Creativity Will Surprise You

Sometimes it’s hiding in the down times

Photo by Jonathan Borba on Unsplash

Along with my fair skin, my thick hair and my big mouth, my foremothers passed on a vulnerability to the darkness. Genuinely funny and engaging women, they knew times of sorrow that shut them down and paralyzed their many gifts.

My great- grandmother: strange woman makes magic

My great-grandmother was basically a strange woman, with odd ideas. She was a real character who could tell horrifying stories that could keep a young girl awake for nights at a time. She also dipped into periods of depression. which silenced her. During one of those times, she automatically picked up scraps of fabric and thread, buttons and hooks. And she started to make things — bags, dolls, framed scenes.

They were wildly imaginative, made with nothing, and would qualify these days as excellent examples of folk art. Her sadness called out her creativity. Her art was her companion through hardship, but stuck around long after and became a huge part of who she was.

My grandmother: terminally bummed out, except at the easel

Her daughter, my grandmother, picked up a paintbrush and never put it down. Her life was one of more adversity than joy, and she learned early that making something was her vocation and her salvation. Interestingly, her paintings burst through with color and flowers and landscapes and oceans.

My mother: paint was the best medicine

When my mother was 8 months pregnant with her sixth child, she was as down as I’d ever seen her. My FBI agent father had just announced another transfer, which meant my mother had to leave her beloved friends, sell the house, pack it up and move us all.

Normally, she was the most upbeat person I’d known. Then, she just sat at my Grandmother’s table, looking out at the ocean for hours, allowing us to run ragged all over the place.

My grandmother had enough. She set up two easels facing the sea. She literally shoved a paintbrush into my mother’s hand and commanded, “Paint!” My mother just stared at her. If this expression was around then, she would have said, “Yeah, right.” But she couldn’t move my Grandmother.

Finally she rubbed some paint with her brush and slapped it on the canvas. I’d never had a front seat to the moment someone falls in love. In the space of five minutes, my mother became an artist. Just like that. The first things that were moved into our new house were her painting supplies.

Throughout my life, I have had a melancholy thread that culminates every so often in a full fledged depression. I was a facts and figures kind of kid. I hated crayons.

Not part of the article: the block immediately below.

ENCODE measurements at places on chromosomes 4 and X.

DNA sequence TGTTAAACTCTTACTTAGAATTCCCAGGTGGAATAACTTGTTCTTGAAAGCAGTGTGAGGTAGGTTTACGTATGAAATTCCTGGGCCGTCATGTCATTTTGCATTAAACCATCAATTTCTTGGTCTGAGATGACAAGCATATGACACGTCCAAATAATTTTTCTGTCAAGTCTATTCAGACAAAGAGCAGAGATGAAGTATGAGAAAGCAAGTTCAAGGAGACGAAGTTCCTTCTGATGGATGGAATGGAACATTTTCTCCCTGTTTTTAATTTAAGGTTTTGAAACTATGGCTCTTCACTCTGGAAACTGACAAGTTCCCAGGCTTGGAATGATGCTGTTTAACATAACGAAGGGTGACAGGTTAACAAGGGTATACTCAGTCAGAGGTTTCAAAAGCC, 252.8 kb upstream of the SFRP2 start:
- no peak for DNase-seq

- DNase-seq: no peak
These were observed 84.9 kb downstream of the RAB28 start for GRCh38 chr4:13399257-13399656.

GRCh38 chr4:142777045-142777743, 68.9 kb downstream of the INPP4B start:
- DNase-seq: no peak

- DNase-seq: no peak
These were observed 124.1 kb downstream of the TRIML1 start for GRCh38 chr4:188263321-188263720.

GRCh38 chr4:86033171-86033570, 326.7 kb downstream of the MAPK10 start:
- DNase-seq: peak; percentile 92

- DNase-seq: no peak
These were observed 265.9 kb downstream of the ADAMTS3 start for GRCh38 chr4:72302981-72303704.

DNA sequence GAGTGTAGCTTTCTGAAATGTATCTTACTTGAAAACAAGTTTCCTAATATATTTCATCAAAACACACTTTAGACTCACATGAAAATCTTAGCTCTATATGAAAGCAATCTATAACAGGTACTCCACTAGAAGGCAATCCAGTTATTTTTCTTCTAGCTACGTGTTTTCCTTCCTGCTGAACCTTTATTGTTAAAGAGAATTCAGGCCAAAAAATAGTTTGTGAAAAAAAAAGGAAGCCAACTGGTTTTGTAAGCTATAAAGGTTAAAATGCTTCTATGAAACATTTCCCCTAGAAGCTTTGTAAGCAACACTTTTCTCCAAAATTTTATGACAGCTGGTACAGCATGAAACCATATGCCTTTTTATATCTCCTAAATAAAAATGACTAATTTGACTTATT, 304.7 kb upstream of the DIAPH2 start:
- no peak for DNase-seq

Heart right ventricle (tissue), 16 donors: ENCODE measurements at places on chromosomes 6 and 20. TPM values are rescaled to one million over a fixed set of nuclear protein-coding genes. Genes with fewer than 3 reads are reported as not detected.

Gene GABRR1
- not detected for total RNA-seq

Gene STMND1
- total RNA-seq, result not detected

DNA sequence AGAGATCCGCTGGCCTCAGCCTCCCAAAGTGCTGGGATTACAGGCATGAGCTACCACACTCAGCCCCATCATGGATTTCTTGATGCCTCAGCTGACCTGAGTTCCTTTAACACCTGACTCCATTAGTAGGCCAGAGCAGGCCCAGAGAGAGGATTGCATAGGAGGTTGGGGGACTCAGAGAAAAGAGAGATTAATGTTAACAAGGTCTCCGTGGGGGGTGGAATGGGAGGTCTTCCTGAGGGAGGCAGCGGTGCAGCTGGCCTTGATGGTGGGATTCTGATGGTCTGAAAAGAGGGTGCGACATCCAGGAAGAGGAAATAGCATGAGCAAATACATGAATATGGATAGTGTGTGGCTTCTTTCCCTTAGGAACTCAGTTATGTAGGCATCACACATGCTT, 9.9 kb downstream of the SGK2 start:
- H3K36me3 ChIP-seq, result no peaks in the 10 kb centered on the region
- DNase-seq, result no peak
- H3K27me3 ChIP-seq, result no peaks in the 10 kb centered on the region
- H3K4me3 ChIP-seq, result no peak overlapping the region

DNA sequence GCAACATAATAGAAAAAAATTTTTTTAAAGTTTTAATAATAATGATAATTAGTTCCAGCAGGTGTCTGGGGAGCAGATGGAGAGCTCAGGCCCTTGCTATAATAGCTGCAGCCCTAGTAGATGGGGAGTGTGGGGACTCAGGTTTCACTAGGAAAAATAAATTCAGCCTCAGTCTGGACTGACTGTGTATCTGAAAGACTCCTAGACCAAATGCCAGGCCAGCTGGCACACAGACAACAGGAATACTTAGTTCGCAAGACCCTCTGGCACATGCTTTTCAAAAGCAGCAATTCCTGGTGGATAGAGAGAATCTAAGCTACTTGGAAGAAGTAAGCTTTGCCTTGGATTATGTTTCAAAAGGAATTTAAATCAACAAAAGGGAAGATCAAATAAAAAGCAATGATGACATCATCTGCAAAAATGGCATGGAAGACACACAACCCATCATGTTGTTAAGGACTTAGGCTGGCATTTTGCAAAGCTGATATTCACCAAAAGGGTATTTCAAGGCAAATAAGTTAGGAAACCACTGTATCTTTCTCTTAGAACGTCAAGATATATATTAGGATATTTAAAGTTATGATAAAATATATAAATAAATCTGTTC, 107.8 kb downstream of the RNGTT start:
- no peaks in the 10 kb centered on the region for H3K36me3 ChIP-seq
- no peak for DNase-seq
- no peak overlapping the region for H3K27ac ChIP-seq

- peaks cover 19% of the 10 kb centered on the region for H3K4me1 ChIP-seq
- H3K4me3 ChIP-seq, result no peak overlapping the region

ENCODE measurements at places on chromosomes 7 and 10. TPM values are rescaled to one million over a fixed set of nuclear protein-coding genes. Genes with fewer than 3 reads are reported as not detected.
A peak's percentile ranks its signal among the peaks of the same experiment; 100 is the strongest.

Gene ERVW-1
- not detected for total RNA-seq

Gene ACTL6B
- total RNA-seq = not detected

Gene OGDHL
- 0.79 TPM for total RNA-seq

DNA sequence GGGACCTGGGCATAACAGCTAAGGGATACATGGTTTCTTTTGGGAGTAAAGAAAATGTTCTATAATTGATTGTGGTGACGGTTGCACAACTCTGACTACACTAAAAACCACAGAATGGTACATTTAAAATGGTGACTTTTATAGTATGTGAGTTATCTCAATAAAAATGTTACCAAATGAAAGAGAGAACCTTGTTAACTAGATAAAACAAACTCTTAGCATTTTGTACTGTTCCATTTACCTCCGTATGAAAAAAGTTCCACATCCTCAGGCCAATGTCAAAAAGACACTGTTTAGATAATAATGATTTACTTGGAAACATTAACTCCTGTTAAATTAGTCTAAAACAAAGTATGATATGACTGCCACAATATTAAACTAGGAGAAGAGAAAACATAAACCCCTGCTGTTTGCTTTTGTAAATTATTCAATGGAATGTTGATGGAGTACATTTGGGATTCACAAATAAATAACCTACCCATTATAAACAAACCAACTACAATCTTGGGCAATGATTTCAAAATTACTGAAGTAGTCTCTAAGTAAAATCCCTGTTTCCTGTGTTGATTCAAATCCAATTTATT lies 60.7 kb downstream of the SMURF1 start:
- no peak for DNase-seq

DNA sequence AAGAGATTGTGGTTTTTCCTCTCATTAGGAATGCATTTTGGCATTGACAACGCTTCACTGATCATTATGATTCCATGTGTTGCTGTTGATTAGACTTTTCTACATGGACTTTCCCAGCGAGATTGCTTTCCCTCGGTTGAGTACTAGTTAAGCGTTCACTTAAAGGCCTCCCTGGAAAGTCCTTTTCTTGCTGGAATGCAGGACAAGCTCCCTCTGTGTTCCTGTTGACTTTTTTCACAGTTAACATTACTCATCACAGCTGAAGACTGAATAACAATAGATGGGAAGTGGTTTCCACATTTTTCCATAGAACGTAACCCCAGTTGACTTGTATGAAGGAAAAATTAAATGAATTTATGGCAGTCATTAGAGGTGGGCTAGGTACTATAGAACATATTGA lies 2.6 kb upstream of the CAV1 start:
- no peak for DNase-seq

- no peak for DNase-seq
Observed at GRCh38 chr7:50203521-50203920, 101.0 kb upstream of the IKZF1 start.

Me: Scraps of words, a patchwork of sorrow

As I got older, my mother reminded me of my artistic lineage, wondering what expression mine would take. This time, “Yeah, right.” was just the right thing to say.

Especially during my depressions, she tried paint, and clay, and fabric and yarn. Forget it. But once, as I became very depressed, I found myself scribbling on a year’s worth of grocery receipts and note paper, the depth of my private suffering.

I wasn’t aware I was even “writing.” But when I came through it, I took those words and made a “patchwork” quilt of sorts. All those papers. They made a story. My story. I cleaned them up, and sold them for a lot of money to a major publisher. My fingers have the grooves of pens, markers, crayons and pens.

I have to write. It is who I am.

During this co-vid mess, I have tried watercolors. I SUCKED. And it made no difference. It transported me to some other place. It captivated my attention. The act of creating is the most life-affirming thing I know.

Celebrating ourselves

When the poet Walt Whitman said, “I celebrate myself,” it feels true when I take nothing and make something. We have stupid restrictive ideas about what qualifies as art. I think of it as making something, anything that emerges from you, that no one else would do in the same way.

We have these wells inside us. They may not have been tapped yet. Until we do we wont have a full picture of who we are and how far this unknown us can stretch.

As someone who ranges from pretty good to pitiful in making something out of nothing, I have a few getting started suggestions. I offer them to you as “second best.” So far, my own daughter looks at me like she’d rather shovel manure than do anything remotely creative.

What do you have to lose?

  • Drop the words “art” or “artist.” Unless someone confers some great honor on you, it’s just a pressure that will shut you down. You might as well chuck “good” and “bad.”
  • Think about “making something out of nothing,” You can’t fail. You haven’t lost anything.
  • Forget everything you learned that had rules associated with it. Color outside the lines. Don’t follow the dots. Put together shapes and lines and hues that don’t go together.
  • Learn the basics to get started and then have at it. Only consult instructions when you want.
  • Lose yourself. As the Trappist monk and poet, Thomas Merton advised, “We must forget ourselves on purpose.” That’s when happens when we let go enough to let other parts of ourselves arise.
  • Just like the first love of your life wasn’t the one you ended up with, let yourself be unfaithful. Fool around. Abandon what you don’t like.
  • In the words of the Talking Heads, “Stop Making Sense.” Making sense helps us in so many areas of our lives. Making something will open the door to discovery of a deep pleasure, that is a part of us, whether we choose to discover it or not.
  • And in the hard times, the challenging times, when words and explanations do little, taking a trip to the less familiar parts of ourselves can lessen our sorrow and expand our joy.

Martha Manning, Ph.D is a writer and clinical psychologist, whose memoir, Undercurrents deals with her severe depression. Like heavy stuff with lots of humor.

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